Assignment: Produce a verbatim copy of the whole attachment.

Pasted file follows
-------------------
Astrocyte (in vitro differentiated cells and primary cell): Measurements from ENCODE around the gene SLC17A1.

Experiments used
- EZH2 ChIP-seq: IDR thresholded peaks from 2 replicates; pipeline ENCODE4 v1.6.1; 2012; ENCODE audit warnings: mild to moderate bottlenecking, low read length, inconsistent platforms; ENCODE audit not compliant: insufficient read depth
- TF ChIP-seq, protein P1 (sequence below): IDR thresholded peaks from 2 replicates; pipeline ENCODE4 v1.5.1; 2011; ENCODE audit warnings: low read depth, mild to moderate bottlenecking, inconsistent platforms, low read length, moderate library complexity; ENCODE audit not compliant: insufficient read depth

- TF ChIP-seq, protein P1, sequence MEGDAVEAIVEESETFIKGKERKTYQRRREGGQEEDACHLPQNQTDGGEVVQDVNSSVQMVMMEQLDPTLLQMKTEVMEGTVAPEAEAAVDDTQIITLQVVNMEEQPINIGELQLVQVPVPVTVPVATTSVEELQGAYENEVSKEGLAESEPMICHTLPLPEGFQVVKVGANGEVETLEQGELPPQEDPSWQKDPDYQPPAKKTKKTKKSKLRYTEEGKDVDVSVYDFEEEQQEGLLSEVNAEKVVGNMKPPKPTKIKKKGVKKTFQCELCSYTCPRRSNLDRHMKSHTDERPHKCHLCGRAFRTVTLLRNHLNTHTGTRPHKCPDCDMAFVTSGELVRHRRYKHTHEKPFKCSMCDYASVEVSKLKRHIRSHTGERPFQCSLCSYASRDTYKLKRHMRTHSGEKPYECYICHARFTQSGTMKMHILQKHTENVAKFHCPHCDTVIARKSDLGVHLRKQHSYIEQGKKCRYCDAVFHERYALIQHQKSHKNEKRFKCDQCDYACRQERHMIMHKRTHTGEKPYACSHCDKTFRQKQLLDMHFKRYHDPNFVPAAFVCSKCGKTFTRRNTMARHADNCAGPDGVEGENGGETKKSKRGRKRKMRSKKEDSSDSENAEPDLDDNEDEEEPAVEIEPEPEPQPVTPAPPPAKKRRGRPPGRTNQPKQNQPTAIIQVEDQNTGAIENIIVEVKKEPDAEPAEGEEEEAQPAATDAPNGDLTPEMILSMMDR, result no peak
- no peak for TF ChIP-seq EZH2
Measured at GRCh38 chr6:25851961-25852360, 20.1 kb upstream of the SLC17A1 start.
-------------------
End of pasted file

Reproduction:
Astrocyte (in vitro differentiated cells and primary cell): Measurements from ENCODE around the gene SLC17A1.

Experiments used
- EZH2 ChIP-seq: IDR thresholded peaks from 2 replicates; pipeline ENCODE4 v1.6.1; 2012; ENCODE audit warnings: mild to moderate bottlenecking, low read length, inconsistent platforms; ENCODE audit not compliant: insufficient read depth
- TF ChIP-seq, protein P1 (sequence below): IDR thresholded peaks from 2 replicates; pipeline ENCODE4 v1.5.1; 2011; ENCODE audit warnings: low read depth, mild to moderate bottlenecking, inconsistent platforms, low read length, moderate library complexity; ENCODE audit not compliant: insufficient read depth

- TF ChIP-seq, protein P1, sequence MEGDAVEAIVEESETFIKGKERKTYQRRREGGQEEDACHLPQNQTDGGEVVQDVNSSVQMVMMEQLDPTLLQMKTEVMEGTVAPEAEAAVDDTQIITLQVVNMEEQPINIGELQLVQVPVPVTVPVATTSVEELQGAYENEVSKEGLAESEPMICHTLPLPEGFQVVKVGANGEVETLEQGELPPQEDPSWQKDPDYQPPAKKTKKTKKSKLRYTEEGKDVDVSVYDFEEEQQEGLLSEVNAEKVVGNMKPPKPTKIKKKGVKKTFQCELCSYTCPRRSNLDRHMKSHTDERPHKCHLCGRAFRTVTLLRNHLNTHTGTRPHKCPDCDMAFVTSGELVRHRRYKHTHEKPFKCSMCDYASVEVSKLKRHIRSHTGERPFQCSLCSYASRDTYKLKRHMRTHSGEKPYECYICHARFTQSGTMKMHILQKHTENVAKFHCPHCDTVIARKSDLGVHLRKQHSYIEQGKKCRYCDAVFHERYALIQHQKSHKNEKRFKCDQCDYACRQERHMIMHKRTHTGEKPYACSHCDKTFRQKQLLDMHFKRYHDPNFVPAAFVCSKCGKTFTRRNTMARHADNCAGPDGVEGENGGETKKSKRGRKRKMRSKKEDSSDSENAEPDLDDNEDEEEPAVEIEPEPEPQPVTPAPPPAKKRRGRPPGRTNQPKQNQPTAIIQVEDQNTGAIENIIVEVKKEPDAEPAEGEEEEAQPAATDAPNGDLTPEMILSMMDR, result no peak
- no peak for TF ChIP-seq EZH2
Measured at GRCh38 chr6:25851961-25852360, 20.1 kb upstream of the SLC17A1 start.